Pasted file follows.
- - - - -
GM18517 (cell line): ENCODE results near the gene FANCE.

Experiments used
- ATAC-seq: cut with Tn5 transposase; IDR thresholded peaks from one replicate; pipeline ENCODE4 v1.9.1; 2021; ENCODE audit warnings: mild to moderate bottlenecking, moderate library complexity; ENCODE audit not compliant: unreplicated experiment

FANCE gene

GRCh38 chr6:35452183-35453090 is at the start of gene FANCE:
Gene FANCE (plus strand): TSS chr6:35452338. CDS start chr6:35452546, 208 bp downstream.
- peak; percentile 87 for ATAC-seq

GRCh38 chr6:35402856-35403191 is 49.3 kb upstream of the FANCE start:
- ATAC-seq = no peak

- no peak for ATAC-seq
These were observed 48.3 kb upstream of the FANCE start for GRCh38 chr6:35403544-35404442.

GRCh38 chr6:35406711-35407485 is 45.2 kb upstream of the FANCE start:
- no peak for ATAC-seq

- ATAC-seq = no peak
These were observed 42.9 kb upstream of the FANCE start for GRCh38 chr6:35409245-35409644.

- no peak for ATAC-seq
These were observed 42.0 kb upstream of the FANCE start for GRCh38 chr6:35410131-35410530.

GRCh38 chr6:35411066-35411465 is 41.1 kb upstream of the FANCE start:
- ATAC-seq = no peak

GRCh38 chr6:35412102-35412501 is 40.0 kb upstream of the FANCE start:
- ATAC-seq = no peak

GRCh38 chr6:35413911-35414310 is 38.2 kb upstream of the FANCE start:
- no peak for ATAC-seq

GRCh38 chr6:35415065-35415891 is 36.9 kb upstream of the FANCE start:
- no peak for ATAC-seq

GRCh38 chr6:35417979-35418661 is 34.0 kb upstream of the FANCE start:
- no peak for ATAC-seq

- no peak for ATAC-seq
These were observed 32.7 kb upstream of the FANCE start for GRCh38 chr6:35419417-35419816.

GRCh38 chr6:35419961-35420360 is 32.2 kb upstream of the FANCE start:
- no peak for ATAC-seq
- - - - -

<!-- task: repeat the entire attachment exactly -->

GM18517 (cell line): ENCODE results near the gene FANCE.

Experiments used
- ATAC-seq: cut with Tn5 transposase; IDR thresholded peaks from one replicate; pipeline ENCODE4 v1.9.1; 2021; ENCODE audit warnings: mild to moderate bottlenecking, moderate library complexity; ENCODE audit not compliant: unreplicated experiment

FANCE gene

GRCh38 chr6:35452183-35453090 is at the start of gene FANCE:
Gene FANCE (plus strand): TSS chr6:35452338. CDS start chr6:35452546, 208 bp downstream.
- peak; percentile 87 for ATAC-seq

GRCh38 chr6:35402856-35403191 is 49.3 kb upstream of the FANCE start:
- ATAC-seq = no peak

- no peak for ATAC-seq
These were observed 48.3 kb upstream of the FANCE start for GRCh38 chr6:35403544-35404442.

GRCh38 chr6:35406711-35407485 is 45.2 kb upstream of the FANCE start:
- no peak for ATAC-seq

- ATAC-seq = no peak
These were observed 42.9 kb upstream of the FANCE start for GRCh38 chr6:35409245-35409644.

- no peak for ATAC-seq
These were observed 42.0 kb upstream of the FANCE start for GRCh38 chr6:35410131-35410530.

GRCh38 chr6:35411066-35411465 is 41.1 kb upstream of the FANCE start:
- ATAC-seq = no peak

GRCh38 chr6:35412102-35412501 is 40.0 kb upstream of the FANCE start:
- ATAC-seq = no peak

GRCh38 chr6:35413911-35414310 is 38.2 kb upstream of the FANCE start:
- no peak for ATAC-seq

GRCh38 chr6:35415065-35415891 is 36.9 kb upstream of the FANCE start:
- no peak for ATAC-seq

GRCh38 chr6:35417979-35418661 is 34.0 kb upstream of the FANCE start:
- no peak for ATAC-seq

- no peak for ATAC-seq
These were observed 32.7 kb upstream of the FANCE start for GRCh38 chr6:35419417-35419816.

GRCh38 chr6:35419961-35420360 is 32.2 kb upstream of the FANCE start:
- no peak for ATAC-seq